Adobe had long ago adopted the stack ranking performance management process — a forced distribution system requiring managers to rank employees on a curve, cutting the bottom 10 percent from the organization. The system was popularized in the 1980s, when General Electric Co.’s then-CEO Jack Welch touted it as a central component to the conglomerate’s high performance. 

By the beginning of 2012 - buoyed by a broader strategy shift at Adobe, Morris, with the support of her team and the company’s senior leadership, made the call to ditch the stack-ranking system.  Its replacement: “Check In,” an approach of more frequent, informal performance conversations, centered on deconstructing the prim rating and reporting structure of the annual review in favor of quarterly, monthly and even daily performance conversations.  Now, a little more than two years in, company executives say Check In has sparked a change in Adobe’s culture. Voluntary attrition — employees deciding to leave the company on their own terms — is down 25 percent in the past two years, Morris said. Adobe’s stock price has also experienced a steady climb, which the company attributes to its revamped business model.

Technology has allowed – and in many ways fostered – a more collaborative, team-oriented environment that is harder to measure and nearly impossible to rank.  In this broken model, most leaders are forced to conduct annual or bi-annual performance reviews that are at best costly, time consuming and often a one-way monologue with staff, knowing that the overall system is not working. According to Dan Vander Hey, Principal Consultant at KnowledgeSource Consulting, “Organizations need an entirely new approach to managing performance because appraisals are often a monologue rather than a dialogue [and] stifles discussion.”  Dan goes on to note that appraisals are too infrequent and stressful, but opportunities like Climate Review conversations (whereas managers & employees review things like Job satisfaction, Morale, and Communication) are becoming more mainstays.   “We also see Performance Reviews turning into more of a Strengths & Talents conversation where there are opportunities to discuss growth and expectations with the following type of questions.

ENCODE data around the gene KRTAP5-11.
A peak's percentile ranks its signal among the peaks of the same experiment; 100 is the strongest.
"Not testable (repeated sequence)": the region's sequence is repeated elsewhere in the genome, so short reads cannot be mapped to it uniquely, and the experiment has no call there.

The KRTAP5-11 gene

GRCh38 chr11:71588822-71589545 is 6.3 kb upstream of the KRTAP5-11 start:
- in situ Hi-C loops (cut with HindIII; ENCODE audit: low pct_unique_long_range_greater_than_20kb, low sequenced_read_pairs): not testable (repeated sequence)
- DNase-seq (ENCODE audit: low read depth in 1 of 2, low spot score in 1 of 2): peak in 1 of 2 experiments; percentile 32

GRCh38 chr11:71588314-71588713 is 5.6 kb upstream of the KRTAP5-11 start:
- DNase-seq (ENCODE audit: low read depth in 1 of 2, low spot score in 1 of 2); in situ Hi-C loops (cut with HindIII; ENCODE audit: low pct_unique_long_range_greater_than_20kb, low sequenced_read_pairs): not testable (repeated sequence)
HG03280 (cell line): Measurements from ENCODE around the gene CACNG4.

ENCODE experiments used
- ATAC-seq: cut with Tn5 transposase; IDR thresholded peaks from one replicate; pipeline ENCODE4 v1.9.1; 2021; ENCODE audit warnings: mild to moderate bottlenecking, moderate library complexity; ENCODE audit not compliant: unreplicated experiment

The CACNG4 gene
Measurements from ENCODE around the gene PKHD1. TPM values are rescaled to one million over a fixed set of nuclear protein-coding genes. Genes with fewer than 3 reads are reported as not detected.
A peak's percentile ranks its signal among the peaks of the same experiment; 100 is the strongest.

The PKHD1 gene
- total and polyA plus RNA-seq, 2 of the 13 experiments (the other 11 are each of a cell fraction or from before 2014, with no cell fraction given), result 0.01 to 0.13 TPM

What are my expectations as manager?

       How are you performing to those expectations?

       What can we do to help you meet my expectations?

       Are you committed to meeting those standards in the future?

When focusing on transformation and the client experience, it is wise to consider all generations and not spend too much of your time & resources courting any 1 demographic.  As the Millennial generation moves into the workforce, incorporating their expectations (yes, the hip work atmosphere of the leading technology companies, great onboarding experience, etc.) can be a positive and transformative move.  However, not considering the needs and expectations of the Gen X’ers and others who are here now and getting the job done today does the organization a disservice. 

So, what’s important to the employee? 

Keep in mind that employee goals & objectives may not even slightly resemble those of the organization - some cases, not even close.  Consider multiple engagement approaches; different demographics have different expectations (one size does not fit all).  Also keep in mind that technology is never a magic bullet.  Assuming that millennials are “tech savvy” and expect a more robust (often complex) technical environment to keep them challenged and engaged would be a big mistake. 

Engagement Matters